Border procedure (border and transit zones)


Country Report: Border procedure (border and transit zones) Last updated: 31/05/23


General (scope, time limits)

Decree Law 113/2018 amended the Procedure Decree introducing a border procedure, applicable in border areas and transit zones. Decree Law 130/2020 and L 173/2020 – not changing the substance of the procedure – have amended the legal provision.[1] The law still refers to the issuance of a MoI decree, which was issued on August 5, 2019 and published on 7 September 2019, for the definition and implementation of the procedure.[2]

The MoI Decree designated the transit and border areas where the accelerated procedure applies.[3]

The decree does not provide any definition of the border and transit areas as it only establishes that the border or transit areas are identified in those already existing in the following provinces:

  • Trieste and Gorizia in the north-east of the country;
  • Crotone, Cosenza, Matera, Taranto, Lecce and Brindisi in the south;
  • Caltanissetta, Ragusa, Siracusa, Catania, Messina, Trapani and Agrigento in Sicily;
  • Cagliari in Sardinia.[4]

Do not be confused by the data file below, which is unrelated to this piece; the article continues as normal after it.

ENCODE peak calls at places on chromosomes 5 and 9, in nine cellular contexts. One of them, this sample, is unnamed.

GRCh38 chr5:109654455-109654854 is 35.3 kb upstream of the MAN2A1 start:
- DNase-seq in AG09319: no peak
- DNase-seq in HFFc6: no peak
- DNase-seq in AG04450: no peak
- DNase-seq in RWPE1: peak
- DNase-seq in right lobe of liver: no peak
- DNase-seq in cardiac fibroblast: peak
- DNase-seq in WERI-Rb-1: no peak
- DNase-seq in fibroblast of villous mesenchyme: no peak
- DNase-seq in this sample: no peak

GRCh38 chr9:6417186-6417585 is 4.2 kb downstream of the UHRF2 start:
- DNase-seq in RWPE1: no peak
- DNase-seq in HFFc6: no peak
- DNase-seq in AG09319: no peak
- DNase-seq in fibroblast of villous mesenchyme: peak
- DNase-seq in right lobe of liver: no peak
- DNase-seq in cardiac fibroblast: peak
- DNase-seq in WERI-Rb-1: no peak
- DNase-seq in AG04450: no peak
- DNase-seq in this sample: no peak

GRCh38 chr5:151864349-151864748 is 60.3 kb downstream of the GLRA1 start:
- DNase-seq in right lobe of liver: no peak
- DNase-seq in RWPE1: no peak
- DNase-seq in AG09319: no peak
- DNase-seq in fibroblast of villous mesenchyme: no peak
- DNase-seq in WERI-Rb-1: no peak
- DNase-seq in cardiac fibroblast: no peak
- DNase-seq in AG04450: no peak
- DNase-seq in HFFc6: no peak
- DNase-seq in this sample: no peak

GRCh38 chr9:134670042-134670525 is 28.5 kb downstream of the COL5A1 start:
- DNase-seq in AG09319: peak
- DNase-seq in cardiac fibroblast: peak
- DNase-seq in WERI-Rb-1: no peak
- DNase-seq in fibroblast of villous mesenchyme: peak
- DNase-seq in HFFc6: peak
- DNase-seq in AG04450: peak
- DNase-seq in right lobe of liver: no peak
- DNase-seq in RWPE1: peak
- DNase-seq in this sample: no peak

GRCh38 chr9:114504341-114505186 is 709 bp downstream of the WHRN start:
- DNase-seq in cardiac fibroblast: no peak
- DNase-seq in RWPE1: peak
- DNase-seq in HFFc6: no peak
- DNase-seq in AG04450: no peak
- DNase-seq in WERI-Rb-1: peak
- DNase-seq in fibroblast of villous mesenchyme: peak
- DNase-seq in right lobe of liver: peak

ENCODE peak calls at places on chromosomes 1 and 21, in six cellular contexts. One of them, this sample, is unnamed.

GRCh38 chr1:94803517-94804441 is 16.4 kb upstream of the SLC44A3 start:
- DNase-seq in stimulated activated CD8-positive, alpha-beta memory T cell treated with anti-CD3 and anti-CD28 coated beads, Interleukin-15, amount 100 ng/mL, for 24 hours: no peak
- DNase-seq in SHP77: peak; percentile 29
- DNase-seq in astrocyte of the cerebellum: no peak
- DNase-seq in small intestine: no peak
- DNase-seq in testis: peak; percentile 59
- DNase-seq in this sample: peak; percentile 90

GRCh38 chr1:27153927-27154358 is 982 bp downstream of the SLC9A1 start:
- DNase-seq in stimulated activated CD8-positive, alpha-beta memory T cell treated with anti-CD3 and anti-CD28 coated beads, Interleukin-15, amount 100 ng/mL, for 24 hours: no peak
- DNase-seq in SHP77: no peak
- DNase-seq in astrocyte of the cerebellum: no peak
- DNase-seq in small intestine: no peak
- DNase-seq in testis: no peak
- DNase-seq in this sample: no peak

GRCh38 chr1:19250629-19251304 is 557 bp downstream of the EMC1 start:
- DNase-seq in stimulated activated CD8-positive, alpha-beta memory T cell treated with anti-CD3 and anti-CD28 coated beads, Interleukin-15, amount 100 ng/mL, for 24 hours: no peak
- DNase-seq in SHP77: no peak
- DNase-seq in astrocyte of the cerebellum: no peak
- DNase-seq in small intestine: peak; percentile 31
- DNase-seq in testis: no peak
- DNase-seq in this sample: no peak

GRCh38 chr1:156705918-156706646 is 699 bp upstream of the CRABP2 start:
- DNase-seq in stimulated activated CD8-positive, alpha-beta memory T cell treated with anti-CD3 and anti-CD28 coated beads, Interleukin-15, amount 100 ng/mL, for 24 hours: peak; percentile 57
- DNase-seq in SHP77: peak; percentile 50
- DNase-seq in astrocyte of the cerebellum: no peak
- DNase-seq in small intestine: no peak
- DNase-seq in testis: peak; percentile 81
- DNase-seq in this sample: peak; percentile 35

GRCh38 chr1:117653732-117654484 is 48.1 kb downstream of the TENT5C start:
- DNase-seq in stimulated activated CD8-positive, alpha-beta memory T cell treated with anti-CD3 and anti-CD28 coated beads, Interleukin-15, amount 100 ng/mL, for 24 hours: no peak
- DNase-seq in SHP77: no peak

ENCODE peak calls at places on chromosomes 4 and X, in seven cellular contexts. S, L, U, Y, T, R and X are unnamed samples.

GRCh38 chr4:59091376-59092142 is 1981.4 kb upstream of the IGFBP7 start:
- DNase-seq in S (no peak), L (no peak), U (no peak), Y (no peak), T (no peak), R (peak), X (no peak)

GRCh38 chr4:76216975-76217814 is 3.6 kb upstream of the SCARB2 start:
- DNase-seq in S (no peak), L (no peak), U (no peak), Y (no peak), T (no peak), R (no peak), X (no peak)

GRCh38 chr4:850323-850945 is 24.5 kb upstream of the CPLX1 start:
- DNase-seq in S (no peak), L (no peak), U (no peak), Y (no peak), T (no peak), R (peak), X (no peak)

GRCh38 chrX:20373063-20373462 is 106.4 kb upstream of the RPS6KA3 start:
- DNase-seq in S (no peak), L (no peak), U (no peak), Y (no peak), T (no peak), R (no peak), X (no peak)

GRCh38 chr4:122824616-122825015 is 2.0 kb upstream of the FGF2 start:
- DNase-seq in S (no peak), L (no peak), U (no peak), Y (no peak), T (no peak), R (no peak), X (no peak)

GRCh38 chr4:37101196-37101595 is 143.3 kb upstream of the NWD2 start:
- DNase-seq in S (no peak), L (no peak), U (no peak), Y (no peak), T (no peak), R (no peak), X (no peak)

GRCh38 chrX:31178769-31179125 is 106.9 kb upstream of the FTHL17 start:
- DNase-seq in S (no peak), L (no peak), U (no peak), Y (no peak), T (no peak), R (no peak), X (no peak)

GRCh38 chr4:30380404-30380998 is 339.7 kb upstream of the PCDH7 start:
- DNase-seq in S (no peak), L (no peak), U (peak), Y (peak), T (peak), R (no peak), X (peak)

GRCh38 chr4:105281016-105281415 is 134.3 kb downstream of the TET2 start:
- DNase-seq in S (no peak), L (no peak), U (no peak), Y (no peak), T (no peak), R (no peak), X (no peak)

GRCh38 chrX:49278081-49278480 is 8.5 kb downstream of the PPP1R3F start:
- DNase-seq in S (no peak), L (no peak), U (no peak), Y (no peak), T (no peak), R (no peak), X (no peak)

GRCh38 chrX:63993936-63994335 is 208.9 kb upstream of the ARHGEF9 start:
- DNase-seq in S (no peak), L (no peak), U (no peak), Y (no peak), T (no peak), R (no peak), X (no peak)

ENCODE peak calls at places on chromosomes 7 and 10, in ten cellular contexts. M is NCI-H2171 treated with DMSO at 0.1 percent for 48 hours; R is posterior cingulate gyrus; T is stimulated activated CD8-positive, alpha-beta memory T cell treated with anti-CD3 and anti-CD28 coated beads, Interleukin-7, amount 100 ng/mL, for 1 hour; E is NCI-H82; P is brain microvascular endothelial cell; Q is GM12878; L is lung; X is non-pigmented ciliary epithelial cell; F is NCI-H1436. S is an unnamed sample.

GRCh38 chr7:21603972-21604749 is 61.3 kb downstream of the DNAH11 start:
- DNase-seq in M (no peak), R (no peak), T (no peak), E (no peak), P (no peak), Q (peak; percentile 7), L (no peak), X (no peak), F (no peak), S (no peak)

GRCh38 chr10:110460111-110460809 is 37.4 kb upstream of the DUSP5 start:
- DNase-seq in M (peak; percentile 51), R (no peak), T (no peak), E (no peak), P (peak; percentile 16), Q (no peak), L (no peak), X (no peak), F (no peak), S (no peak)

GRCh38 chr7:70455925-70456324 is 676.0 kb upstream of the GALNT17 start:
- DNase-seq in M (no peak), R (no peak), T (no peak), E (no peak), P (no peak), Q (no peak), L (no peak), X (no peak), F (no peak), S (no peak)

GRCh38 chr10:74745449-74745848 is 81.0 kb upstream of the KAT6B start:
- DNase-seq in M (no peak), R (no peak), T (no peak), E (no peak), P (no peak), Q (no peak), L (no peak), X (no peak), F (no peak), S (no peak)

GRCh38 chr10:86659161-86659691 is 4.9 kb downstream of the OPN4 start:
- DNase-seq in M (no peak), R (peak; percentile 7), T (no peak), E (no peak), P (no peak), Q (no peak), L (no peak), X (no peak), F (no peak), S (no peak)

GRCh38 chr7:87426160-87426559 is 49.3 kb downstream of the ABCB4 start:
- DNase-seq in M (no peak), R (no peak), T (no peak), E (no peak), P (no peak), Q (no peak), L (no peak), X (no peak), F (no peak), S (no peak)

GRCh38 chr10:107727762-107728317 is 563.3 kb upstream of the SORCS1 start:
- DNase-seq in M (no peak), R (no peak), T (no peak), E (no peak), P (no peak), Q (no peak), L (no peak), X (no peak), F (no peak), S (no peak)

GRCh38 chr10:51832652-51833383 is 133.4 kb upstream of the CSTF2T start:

Many of these areas correspond to hotspots (Taranto, Messina and Agrigento (Lampedusa hotspot), or places affected by landings, such as Cagliari, or by land arrivals, such as Trieste and Gorizia, or close to CPR (pre-removal detention centres such as in Gorizia and Trieste, Brindisi, Trapani, Caltanissetta.

Out of the five Territorial Commissions foreseen by the amended Procedure Decree to examine asylum applications subject to the border procedure[5] the MoI Decree has created only two new sections of Territorial Commissions: Matera (section of Bari) and Ragusa (section of Syracuse), therefore assigning to the Territorial Commissions already competent for the border or transit areas, the task of examining the related applications – where the conditions exist – with an accelerated procedure.

Under the border procedure, the entire examination of the asylum application can take place directly at the border area or in the transit zone.[6]

The border procedure may be applied where the applicant makes an application directly at the designated border areas or transit zones after being apprehended for evading or attempting to evade controls.

Law 50/2023 added the possibility to apply the border procedure for the case of applicants making an application at the border or transit areas and coming from safe countries of origin.[7]